I have personally used this method and found a wonderful cinematographer who is perfect for me (and also now a good friend).
These days there is a bonanza of underemployed cinematographers out there, and while this state of affairs is lamentable, it gives filmmakers unprecedented opportunities to work with talented Directors of Photography – but you need to have your act together as a director, or they will be justifiably unwilling to work with you.
1) Write an ad and post it on Craigslist or whichever website is the best equivalent in your country.
2) Describe who you are and what you are doing. If there is little or no money for the cinematographer, explain how you will offer value. The best way to do this is to make it clear that you have decent skills and previous projects to prove it. If you have already proved that you are a truly talented filmmaker, you would be surprised at how many top-notch cinematographers will be willing to work with you for next to nothing — it happened to me and it was a success story for all involved.
3) Make it absolutely clear what type of director you are and how you like to work. In my ad I made it clear that I am a highly camera-savvy director who understand lenses and cameras and knows exactly what he wants. Cinematographers who prefer non-technical directors need not apply.
4) If your ad is detailed and professional and there is clearly something to be gained by the respondents, you will receive numerous responses. On the basis of my experience, I can tell you that about 90% of the respondents really have no business selling themselves as cinematographers — not for ambitious work, that is.
5) The good news is that it only takes about 20 seconds on a cinematographer’s website to see whether he/she is the real deal or not. (This will also show you what it feels like to be the one going through many reels — a very instructive experience!) Of course once you have short-listed some candidates you will be looking at their reels in great detail and more than once, but the initial selection is easy to make.
6) Short-list the strongest candidates, send them a link to your reel and wait for a response.
7) Set up meetings with the cinematographers who are interested, have a chat, and then choose. The choice will be obvious once you meet them in person.
Using this procedure, I was able to find a wonderful cinematographer who had a lot of experience, exceptional intelligence, an outstanding reel and a great personality. We hit it off immediately and shooting the project together was fun, and I got exactly what I wanted. He loves directors who really know their stuff and I love cinematographers who get along with knowledgeable directors. The working relationship was flawless and the finished product made everyone happy. A classic success story!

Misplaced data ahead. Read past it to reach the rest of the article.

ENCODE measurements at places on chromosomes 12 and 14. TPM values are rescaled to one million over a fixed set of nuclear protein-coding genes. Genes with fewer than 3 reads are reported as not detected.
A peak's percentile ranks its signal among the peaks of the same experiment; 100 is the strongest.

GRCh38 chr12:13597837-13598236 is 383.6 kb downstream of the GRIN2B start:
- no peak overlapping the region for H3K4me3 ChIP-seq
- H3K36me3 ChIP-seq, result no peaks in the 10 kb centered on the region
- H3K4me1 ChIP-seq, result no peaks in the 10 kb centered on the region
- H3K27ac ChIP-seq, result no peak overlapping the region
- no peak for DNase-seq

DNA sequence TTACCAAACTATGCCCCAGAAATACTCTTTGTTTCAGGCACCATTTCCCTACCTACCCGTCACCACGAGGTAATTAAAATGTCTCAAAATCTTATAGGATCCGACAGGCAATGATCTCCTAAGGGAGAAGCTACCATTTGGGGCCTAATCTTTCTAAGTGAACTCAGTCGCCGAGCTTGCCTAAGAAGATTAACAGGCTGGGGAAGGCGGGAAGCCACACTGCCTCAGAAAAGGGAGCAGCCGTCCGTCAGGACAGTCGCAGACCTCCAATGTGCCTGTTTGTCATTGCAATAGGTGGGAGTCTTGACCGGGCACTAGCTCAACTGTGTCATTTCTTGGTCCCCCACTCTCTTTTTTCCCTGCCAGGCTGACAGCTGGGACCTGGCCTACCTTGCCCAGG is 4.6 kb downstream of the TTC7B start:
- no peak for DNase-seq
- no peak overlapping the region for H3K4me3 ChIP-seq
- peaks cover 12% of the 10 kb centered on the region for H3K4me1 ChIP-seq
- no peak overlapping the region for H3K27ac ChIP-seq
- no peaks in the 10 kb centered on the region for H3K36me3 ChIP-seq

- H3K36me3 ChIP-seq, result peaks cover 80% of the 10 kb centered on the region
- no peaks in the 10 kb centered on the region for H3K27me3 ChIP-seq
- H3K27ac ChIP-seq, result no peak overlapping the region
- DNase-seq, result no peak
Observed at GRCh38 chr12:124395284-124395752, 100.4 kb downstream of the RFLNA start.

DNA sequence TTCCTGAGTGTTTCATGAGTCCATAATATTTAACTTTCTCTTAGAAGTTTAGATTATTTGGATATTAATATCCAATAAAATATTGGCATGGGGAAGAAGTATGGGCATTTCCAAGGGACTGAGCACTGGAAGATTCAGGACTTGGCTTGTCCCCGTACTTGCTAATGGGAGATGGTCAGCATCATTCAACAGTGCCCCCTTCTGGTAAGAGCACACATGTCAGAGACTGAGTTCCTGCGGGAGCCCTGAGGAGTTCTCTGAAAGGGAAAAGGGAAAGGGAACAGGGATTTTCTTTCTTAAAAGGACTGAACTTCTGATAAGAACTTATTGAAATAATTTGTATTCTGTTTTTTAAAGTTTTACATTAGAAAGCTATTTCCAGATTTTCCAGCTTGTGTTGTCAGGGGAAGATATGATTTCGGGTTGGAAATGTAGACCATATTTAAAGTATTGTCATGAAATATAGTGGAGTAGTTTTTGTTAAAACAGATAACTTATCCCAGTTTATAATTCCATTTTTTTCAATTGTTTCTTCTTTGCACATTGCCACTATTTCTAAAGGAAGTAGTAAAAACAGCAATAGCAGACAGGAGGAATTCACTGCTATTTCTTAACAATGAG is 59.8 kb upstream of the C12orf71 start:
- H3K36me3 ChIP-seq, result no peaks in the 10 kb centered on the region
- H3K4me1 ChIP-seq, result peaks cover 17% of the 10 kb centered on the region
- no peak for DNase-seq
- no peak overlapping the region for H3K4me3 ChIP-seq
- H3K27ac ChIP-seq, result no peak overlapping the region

If you do not already have a decent directing reel, you will probably not be able to secure the services of a first-class cinematographer, unless of course you can pay the full rate or have some other selling point. Having directed your first project, you now have a reel and the only way is up!
I will conclude by saying that you are not surrendering any creative control by working with a cinematographer — on the contrary, the more you know about cinematography, the more detailed your vision will be, the more you will be able to make the most out of your cinematographer and the closer the finished product will be to your initial conception.
A cinematographer is essential if you want truly outstanding results, even if you know enough to be a cinematographer yourself (which I think you should). But the really important thing is to find a cinematographer who truly likes and accepts your way of working. Some cinematographers hate working with directors who know about camerawork, and obviously you will have to avoid them — unless you don’t want to have anything to do with camerawork and are willing to delegate it entirely, in which case you’re reading the wrong website.
To convince a talented and experienced cinematographer to work on your project for little or no money, you need to become the kind of director with whom established cinematographers are interested in developing a long-term working relationship. That means that you must fulfill the following requirements:
– have a decent director’s reel, to prove that you have some talent;
– have strong interpersonal and communication skills;
– come across as someone who has a decent chance of actually getting somewhere in life.
In other words, experienced artists are willing to make sacrifices in order to invest in a potentially beneficial relationship, so as a penniless filmmaker who wants to move up to working with experienced professionals, you must make yourself worthy of that investment.
I hope you found this useful!